According to recent research, an average Swiss worker would take 12 weeks and 7 hours to earn what Elon Musk earns in five working minutes, namely 12,854 euros.
his was revealed by Gigacalculator.com, which analyzed the astronomical earnings of the world’s top CEOs and compared them to the average earnings of ordinary workers in Switzerland.
Switzerland is known for its particularly high average salaries compared to other similar countries, so the comparison with the average earnings of workers in other countries would be even more merciless.
Besides Elon Musk, the comparison was also made, for example, with Apple’s current CEO Tim Cook, who earns €2,888 in five minutes, equivalent to 2 weeks, 2 days and 5 hours of the average Swiss salary.
The CEO of Alphabet (aka Google), Sundar Pichai, earns €1,861 in five minutes, equivalent to 1 week, 3 days and 7 hours for a Swiss worker, while the CEO of Microsoft, Satya Nadella, earns €1,669, equivalent to 1 week, 2 days and 7 hours.
After Elon Musk and Tim Cook, in third place in this ranking is the CEO of Charter Communications, Tom Rutledge, with €2,526 earned every five working minutes, and in fourth place, there is the CEO of ViacomCBS, Joseph Ianniello, with €2,517.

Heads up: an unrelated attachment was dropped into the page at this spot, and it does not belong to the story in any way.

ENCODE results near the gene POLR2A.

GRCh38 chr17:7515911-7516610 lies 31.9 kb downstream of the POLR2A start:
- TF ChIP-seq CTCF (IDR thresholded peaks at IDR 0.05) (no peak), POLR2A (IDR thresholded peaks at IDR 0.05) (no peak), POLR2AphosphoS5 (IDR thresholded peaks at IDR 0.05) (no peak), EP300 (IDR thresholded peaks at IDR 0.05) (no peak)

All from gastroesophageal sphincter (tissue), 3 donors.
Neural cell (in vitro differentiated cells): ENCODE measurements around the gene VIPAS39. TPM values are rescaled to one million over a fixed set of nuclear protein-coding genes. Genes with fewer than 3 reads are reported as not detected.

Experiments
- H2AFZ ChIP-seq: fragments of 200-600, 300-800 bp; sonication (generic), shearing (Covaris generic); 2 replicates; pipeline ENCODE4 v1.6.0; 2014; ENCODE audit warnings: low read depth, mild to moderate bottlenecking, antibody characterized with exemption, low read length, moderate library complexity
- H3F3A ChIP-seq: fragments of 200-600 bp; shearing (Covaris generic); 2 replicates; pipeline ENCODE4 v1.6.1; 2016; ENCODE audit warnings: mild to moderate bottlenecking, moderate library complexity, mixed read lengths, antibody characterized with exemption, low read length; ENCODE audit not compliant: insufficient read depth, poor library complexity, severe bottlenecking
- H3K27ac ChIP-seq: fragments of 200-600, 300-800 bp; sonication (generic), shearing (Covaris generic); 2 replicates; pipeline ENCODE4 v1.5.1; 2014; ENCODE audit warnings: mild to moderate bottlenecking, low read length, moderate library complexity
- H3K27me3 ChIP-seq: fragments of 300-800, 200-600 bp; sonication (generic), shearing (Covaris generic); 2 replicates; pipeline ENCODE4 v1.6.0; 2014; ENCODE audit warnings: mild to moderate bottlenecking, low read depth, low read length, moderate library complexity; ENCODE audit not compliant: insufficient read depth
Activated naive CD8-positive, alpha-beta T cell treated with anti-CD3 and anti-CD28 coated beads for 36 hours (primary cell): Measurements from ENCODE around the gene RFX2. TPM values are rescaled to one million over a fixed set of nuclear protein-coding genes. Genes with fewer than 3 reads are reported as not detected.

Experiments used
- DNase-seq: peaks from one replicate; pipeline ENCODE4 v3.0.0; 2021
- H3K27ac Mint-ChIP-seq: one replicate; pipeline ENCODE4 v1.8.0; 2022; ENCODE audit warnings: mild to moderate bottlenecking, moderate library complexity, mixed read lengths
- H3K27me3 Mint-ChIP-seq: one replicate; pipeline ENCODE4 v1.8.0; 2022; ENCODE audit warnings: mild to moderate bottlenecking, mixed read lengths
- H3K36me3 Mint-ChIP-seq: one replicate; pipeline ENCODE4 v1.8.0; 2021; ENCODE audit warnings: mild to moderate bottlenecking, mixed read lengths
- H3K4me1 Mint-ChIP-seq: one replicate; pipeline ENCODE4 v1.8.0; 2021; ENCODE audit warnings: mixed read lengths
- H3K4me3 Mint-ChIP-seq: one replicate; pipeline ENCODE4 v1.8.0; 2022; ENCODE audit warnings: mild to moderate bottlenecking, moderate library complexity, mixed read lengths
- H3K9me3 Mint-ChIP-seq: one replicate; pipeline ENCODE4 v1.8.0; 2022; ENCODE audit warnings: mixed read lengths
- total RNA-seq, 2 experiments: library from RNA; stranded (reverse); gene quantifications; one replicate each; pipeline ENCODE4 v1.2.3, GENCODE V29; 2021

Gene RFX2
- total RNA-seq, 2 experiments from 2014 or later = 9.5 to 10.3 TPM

This top 10 also includes Sumit Singh from Chewy, €2,336, Jonathan Gray from Blackstone Group, €2,324, Robert Swan from Intel, €2,138 and Douglas Ingram from Sarepta Therapeutics, €1,516.
Gigacalculator.com also interviewed 1,226 Swiss workers to understand their stance on these figures, and found that 74% of respondents felt it was unjustified that CEOs are paid millions of euros every year, 66% do not understand what CEOs do every day to deserve to be paid so much, and 57% would like CEOs to be more transparent about what they actually do.
In addition, 82% believe that this income disparity is excessive and should be drastically reduced.
Finally, it should be noted that data relating to the earnings of CEOs actually relate to the remuneration they receive from their companies, and not to personal assets collected over years of earnings and investments (such as any shares they may own), or financial returns.